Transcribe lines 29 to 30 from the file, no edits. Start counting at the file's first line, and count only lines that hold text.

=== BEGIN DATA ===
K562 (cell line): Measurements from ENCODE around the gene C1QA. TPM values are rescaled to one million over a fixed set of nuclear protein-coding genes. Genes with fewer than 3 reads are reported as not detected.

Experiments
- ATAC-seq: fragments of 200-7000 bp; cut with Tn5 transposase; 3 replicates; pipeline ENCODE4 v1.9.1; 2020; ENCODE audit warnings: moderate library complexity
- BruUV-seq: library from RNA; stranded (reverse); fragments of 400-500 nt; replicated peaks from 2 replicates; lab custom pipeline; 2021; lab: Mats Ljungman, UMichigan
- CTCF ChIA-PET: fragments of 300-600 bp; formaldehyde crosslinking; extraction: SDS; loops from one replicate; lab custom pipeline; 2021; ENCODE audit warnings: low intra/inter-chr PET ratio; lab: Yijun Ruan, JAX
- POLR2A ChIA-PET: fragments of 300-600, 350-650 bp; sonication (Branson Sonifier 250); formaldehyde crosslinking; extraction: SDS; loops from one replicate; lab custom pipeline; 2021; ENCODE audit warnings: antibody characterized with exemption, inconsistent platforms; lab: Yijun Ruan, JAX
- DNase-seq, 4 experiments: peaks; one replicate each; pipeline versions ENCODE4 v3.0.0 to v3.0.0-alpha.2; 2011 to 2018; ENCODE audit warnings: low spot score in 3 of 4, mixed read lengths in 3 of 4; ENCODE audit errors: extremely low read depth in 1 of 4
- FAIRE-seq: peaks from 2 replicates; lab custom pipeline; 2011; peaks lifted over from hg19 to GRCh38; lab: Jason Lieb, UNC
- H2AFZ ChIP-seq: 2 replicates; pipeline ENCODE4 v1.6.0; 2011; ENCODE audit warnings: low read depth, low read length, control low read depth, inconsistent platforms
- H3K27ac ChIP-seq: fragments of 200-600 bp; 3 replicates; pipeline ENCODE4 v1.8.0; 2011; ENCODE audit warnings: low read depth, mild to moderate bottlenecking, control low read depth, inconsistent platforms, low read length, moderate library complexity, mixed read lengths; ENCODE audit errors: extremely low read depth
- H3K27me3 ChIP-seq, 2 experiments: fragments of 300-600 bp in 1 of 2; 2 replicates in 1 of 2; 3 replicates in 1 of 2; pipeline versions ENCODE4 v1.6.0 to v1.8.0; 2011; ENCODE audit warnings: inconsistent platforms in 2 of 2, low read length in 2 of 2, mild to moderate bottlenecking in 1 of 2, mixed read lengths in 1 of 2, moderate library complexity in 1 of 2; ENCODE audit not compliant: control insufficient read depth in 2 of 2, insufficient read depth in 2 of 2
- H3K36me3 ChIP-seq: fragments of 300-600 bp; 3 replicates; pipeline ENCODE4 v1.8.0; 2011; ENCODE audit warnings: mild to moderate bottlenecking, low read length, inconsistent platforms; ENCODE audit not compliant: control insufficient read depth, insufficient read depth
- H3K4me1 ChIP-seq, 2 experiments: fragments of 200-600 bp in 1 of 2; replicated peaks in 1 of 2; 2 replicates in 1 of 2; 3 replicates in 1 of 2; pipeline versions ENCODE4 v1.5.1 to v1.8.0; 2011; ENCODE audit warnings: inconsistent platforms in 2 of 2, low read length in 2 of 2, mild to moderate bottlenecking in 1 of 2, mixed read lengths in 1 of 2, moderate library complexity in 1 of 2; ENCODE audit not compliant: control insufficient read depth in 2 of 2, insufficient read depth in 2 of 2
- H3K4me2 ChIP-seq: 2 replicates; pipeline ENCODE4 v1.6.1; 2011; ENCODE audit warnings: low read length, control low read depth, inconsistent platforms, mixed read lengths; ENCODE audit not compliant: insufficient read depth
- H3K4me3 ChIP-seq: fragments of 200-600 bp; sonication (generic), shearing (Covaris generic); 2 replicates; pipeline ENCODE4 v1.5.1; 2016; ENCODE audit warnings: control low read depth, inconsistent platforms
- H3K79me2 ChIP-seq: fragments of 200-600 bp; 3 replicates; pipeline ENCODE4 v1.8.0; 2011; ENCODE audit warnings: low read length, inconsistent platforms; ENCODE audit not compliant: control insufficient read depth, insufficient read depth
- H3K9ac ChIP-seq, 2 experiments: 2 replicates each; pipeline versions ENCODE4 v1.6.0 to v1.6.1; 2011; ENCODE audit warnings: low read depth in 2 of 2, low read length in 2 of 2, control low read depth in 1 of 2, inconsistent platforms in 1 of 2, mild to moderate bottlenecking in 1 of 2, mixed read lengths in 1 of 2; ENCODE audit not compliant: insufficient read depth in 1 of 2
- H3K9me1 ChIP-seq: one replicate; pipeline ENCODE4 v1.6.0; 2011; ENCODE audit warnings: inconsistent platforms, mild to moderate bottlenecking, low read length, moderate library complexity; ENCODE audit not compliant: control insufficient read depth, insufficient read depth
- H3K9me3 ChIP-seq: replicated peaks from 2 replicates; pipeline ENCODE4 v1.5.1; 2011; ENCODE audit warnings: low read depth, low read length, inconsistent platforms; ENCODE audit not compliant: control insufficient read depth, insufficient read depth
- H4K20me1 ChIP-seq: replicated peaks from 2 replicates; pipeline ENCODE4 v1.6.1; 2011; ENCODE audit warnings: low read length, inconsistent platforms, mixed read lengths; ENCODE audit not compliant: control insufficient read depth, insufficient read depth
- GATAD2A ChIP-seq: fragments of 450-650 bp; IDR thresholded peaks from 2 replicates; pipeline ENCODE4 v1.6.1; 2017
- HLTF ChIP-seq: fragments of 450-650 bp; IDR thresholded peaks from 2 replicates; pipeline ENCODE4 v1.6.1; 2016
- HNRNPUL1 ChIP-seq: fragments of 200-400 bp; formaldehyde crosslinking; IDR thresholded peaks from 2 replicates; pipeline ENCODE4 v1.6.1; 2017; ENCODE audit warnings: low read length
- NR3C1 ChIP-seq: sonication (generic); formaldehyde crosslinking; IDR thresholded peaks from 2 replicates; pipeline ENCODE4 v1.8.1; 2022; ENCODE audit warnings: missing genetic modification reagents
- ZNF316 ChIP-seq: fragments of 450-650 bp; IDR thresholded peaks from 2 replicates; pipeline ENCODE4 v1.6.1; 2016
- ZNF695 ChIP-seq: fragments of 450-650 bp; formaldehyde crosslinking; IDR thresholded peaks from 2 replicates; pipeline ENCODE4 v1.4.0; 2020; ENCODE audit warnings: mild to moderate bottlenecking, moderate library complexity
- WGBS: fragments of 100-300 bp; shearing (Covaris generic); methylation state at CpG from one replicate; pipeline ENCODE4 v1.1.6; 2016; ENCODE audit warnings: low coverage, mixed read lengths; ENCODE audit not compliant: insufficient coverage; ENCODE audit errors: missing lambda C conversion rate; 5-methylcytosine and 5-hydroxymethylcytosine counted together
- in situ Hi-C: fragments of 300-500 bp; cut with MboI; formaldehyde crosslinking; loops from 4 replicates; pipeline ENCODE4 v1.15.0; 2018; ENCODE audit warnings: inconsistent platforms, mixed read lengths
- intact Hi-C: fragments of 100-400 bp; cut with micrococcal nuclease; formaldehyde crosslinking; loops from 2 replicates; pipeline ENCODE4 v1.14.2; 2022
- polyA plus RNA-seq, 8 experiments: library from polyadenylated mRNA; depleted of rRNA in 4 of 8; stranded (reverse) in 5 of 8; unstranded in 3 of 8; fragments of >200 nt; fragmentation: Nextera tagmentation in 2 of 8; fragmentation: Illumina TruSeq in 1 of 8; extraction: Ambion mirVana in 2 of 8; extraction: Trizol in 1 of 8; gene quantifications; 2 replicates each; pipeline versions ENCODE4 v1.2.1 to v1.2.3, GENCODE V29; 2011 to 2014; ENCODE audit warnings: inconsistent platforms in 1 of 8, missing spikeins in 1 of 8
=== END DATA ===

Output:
- intact Hi-C: fragments of 100-400 bp; cut with micrococcal nuclease; formaldehyde crosslinking; loops from 2 replicates; pipeline ENCODE4 v1.14.2; 2022
- polyA plus RNA-seq, 8 experiments: library from polyadenylated mRNA; depleted of rRNA in 4 of 8; stranded (reverse) in 5 of 8; unstranded in 3 of 8; fragments of >200 nt; fragmentation: Nextera tagmentation in 2 of 8; fragmentation: Illumina TruSeq in 1 of 8; extraction: Ambion mirVana in 2 of 8; extraction: Trizol in 1 of 8; gene quantifications; 2 replicates each; pipeline versions ENCODE4 v1.2.1 to v1.2.3, GENCODE V29; 2011 to 2014; ENCODE audit warnings: inconsistent platforms in 1 of 8, missing spikeins in 1 of 8